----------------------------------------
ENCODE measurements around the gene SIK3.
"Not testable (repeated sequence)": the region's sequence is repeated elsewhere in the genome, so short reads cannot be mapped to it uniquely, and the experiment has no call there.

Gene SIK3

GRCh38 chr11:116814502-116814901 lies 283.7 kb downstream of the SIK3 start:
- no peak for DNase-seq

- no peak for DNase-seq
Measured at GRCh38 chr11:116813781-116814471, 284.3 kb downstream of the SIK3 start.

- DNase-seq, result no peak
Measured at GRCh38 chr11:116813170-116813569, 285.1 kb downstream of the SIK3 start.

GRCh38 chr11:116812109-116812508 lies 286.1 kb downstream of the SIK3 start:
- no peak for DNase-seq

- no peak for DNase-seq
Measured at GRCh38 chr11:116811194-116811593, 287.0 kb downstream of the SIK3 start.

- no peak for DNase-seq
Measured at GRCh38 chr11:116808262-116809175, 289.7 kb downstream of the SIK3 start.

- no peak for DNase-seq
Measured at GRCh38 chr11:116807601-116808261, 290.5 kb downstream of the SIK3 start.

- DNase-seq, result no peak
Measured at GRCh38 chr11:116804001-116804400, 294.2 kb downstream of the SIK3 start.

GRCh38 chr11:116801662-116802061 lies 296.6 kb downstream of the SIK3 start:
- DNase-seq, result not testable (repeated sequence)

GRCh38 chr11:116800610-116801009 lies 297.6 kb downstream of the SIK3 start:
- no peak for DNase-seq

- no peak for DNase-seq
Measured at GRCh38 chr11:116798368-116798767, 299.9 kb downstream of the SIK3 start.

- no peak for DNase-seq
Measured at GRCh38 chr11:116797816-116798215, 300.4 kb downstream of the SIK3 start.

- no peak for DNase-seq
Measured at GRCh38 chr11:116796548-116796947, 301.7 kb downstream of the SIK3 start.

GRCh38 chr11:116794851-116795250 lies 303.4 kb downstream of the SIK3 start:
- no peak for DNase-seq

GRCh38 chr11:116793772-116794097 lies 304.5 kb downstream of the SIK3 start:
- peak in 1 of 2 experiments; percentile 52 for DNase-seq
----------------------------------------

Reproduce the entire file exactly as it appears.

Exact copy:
ENCODE measurements around the gene SIK3.
"Not testable (repeated sequence)": the region's sequence is repeated elsewhere in the genome, so short reads cannot be mapped to it uniquely, and the experiment has no call there.

Gene SIK3

GRCh38 chr11:116814502-116814901 lies 283.7 kb downstream of the SIK3 start:
- no peak for DNase-seq

- no peak for DNase-seq
Measured at GRCh38 chr11:116813781-116814471, 284.3 kb downstream of the SIK3 start.

- DNase-seq, result no peak
Measured at GRCh38 chr11:116813170-116813569, 285.1 kb downstream of the SIK3 start.

GRCh38 chr11:116812109-116812508 lies 286.1 kb downstream of the SIK3 start:
- no peak for DNase-seq

- no peak for DNase-seq
Measured at GRCh38 chr11:116811194-116811593, 287.0 kb downstream of the SIK3 start.

- no peak for DNase-seq
Measured at GRCh38 chr11:116808262-116809175, 289.7 kb downstream of the SIK3 start.

- no peak for DNase-seq
Measured at GRCh38 chr11:116807601-116808261, 290.5 kb downstream of the SIK3 start.

- DNase-seq, result no peak
Measured at GRCh38 chr11:116804001-116804400, 294.2 kb downstream of the SIK3 start.

GRCh38 chr11:116801662-116802061 lies 296.6 kb downstream of the SIK3 start:
- DNase-seq, result not testable (repeated sequence)

GRCh38 chr11:116800610-116801009 lies 297.6 kb downstream of the SIK3 start:
- no peak for DNase-seq

- no peak for DNase-seq
Measured at GRCh38 chr11:116798368-116798767, 299.9 kb downstream of the SIK3 start.

- no peak for DNase-seq
Measured at GRCh38 chr11:116797816-116798215, 300.4 kb downstream of the SIK3 start.

- no peak for DNase-seq
Measured at GRCh38 chr11:116796548-116796947, 301.7 kb downstream of the SIK3 start.

GRCh38 chr11:116794851-116795250 lies 303.4 kb downstream of the SIK3 start:
- no peak for DNase-seq

GRCh38 chr11:116793772-116794097 lies 304.5 kb downstream of the SIK3 start:
- peak in 1 of 2 experiments; percentile 52 for DNase-seq